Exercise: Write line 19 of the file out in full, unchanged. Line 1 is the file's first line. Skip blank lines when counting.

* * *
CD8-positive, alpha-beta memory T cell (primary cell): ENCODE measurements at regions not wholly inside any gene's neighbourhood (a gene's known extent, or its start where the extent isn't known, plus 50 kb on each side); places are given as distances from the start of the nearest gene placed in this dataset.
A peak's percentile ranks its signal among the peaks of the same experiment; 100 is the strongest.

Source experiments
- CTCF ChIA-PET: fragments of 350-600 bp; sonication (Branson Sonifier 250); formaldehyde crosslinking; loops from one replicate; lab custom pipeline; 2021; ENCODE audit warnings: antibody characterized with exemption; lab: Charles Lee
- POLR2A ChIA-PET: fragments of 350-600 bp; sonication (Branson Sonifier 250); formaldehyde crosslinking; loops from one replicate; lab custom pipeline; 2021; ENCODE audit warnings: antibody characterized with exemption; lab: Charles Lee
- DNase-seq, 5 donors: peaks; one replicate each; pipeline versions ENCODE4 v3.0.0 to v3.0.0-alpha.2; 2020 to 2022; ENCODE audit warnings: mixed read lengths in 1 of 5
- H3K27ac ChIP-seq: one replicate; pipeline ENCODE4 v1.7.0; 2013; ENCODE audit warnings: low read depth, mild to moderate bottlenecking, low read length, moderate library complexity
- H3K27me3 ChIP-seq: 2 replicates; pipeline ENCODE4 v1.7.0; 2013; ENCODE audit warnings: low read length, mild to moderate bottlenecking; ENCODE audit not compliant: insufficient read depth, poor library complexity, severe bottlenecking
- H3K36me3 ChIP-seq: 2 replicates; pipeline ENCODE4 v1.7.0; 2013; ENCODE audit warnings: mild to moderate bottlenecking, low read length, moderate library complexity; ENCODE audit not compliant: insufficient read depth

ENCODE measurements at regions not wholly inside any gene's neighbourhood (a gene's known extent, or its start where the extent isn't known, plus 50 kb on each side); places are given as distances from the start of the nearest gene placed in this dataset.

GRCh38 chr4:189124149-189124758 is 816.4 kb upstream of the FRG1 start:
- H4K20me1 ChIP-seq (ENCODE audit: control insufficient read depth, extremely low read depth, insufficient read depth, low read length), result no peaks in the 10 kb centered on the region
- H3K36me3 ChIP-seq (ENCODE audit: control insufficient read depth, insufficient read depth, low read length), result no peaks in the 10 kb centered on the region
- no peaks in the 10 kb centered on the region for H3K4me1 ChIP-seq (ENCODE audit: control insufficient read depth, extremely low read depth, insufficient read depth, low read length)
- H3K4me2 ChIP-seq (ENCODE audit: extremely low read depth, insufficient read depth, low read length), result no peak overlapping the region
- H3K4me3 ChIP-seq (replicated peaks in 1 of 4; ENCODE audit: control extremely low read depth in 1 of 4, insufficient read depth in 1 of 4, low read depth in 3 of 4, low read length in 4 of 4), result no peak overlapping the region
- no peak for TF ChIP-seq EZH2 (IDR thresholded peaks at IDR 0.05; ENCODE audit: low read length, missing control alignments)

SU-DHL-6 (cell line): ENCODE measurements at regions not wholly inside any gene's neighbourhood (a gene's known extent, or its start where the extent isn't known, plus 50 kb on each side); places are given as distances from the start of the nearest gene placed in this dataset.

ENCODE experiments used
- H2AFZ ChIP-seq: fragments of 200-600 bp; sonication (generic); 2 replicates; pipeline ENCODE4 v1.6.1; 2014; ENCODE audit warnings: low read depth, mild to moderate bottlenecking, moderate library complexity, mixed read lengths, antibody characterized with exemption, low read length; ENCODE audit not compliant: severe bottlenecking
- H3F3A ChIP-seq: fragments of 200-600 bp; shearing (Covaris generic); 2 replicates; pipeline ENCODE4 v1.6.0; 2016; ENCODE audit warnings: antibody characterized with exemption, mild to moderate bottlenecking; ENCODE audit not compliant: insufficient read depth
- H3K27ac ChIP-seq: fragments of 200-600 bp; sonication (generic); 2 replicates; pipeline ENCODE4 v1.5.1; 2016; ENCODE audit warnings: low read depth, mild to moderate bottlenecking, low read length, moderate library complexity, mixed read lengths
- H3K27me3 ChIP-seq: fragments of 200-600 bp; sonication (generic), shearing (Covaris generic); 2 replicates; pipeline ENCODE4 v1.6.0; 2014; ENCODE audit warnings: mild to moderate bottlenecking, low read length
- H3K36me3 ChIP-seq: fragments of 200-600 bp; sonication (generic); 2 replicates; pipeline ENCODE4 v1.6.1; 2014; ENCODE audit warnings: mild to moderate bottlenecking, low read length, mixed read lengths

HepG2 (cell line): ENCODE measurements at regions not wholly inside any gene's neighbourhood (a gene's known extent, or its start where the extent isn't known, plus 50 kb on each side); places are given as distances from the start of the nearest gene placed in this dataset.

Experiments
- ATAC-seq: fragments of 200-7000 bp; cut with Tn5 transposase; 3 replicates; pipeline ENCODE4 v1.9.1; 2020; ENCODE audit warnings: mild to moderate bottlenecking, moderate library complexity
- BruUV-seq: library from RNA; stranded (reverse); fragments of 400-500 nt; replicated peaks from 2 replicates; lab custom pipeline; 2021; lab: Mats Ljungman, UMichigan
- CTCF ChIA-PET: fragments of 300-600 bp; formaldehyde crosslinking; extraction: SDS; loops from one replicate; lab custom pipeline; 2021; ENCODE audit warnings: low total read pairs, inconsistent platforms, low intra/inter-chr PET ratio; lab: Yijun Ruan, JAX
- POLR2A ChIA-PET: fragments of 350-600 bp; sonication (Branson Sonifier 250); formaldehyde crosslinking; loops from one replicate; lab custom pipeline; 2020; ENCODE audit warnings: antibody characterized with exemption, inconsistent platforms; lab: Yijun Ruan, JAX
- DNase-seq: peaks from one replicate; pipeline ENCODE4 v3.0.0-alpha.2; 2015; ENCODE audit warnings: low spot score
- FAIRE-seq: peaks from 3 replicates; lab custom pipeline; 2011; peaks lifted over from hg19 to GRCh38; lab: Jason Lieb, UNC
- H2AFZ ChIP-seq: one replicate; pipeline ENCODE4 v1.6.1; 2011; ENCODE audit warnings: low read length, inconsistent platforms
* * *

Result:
ENCODE experiments used